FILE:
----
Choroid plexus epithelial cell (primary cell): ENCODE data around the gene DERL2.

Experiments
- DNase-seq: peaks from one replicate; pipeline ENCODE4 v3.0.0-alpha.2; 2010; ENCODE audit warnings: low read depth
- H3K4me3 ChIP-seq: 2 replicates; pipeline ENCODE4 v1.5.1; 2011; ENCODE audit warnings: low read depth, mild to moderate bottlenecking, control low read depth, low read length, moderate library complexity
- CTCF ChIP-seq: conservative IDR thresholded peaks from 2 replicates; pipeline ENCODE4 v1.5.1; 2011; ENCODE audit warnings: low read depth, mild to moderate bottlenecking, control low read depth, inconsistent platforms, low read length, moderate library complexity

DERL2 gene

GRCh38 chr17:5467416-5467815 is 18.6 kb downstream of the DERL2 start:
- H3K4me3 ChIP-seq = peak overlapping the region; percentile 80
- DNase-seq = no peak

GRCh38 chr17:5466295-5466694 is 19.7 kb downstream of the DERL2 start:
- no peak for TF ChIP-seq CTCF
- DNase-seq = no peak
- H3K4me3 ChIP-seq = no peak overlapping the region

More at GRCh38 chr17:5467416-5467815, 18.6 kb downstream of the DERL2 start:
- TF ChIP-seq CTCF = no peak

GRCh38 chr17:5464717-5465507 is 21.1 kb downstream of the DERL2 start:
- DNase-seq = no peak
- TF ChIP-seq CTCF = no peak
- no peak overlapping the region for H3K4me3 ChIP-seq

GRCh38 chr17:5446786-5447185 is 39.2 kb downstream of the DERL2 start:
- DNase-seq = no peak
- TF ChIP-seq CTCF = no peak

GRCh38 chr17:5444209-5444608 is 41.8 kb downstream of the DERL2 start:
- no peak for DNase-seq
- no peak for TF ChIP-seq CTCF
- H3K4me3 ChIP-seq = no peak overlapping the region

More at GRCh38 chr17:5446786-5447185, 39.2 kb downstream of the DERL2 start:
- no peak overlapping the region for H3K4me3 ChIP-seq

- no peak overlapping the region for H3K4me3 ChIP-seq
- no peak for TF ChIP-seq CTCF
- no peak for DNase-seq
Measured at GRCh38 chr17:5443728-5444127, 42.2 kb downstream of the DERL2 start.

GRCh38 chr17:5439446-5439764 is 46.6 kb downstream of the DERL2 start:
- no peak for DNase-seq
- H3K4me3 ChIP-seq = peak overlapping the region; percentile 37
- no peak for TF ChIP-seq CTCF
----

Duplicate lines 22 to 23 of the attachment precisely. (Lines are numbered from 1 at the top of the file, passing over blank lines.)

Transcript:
- TF ChIP-seq CTCF = no peak

GRCh38 chr17:5444209-5444608 is 41.8 kb downstream of the DERL2 start: